Going Home

Three months have passed now. I am packing my stuff now and look back.
It was abnormously hot, hotter than usual during this season as my colleagues said. In August, you cannot even walk 100 metres without soaking your clothes in sweat. But thanks to lots of shopping facilities, a cooling place is just a stone throw away.

Living in Japan and encountering Japanese can be very nice and a tough challenge for the European temper.
No, Japan is not Lala-land even though you will rarely hear any complaint.
Japan is not Geisha, not Samurai, not “Hello Kitty”, and not Toyota alone.

NOT Lala-Land! (though the Tatami floor reveals Japanese origins)

NOT Lala-Land! (though the Tatami floor reveals Japanese origins)

Japan is hard working people, trying to find their niche on razor-thin gains while striving for the better next level, reserved for seniority.
And like in any other country, people dream of a better tomorrow and think about life’s meaning. Why else would they visit shrines and temples regularly?

Japan’s inhabitants are well tempered, very patient and – if you ever get so far, which is not difficult at all – very friendly people paying off “yesterday”, a yesterday’s stalled hyperboom sealed in chained and still boiling pressure cookers.
A today which cannot utilize the full capacity of its economy while keeping unemployment rates low at the same time, given that one third of all  employees have annual contracts, given a growing income gap and declining middle class despite a growing number of millionaires, and given high suicide rates among males, more than Europe’s long-standing top rank Finland and less than the Baltics or Eastern Europe.

Japanese can also be quite rude in European eyes if they get into your way like a rolling stone, without looking left, right, or behind. And do not underestimate how fast elevator doors in Japan are shut though the way into it may be slow-paced.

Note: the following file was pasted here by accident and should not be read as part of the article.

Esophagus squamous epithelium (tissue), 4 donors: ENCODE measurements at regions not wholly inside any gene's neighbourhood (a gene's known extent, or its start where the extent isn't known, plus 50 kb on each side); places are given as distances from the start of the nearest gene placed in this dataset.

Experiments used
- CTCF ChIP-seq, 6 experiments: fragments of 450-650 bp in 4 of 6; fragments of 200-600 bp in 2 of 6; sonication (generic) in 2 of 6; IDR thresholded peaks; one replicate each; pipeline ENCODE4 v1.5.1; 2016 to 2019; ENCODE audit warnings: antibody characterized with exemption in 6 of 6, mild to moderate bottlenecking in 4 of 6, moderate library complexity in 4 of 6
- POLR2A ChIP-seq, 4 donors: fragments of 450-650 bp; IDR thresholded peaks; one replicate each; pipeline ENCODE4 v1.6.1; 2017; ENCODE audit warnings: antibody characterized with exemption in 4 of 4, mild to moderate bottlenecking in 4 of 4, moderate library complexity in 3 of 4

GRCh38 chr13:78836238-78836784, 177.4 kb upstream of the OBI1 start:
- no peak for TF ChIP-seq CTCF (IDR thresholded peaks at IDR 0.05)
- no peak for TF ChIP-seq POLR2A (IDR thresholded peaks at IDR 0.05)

And despite Japan’s well-developed school system, Japanese sometimes fear to speak the lingua franca. Hence, it must start in school.

Europe and US: dream on!
Japan is not lala-land and has never been off the map. A shocking turnaround may not happen here since a people can come off a shaken boat.
And thanks to gals and guys like Yuka-san, Mayumi-san, Yukie-san, Takeshi-san, Emerson-san (actually Taiwanese but very kind), and many, many others, Gaijins will have a hard time to dislike Japan in spite of several hard lessons.

Gaijin, please, do yourself a favour: mind your manners and temper, smile, and do not dress as if someone has thrown you into a heap of clothes.
This is Japan, not Mallorca.

Japan, I like you, your inhabitants and attitude as well as your food.

I think it’s time to go home now – to digest.
And I hope I’ll be welcomed again.

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1 Response to “Going Home”


  1. 1 Grandmaster T September 2, 2010 at 5:42 am

    Very nice. I’d like to hear more. Please call, when you’re back.

    And bring that kitty!! =)))


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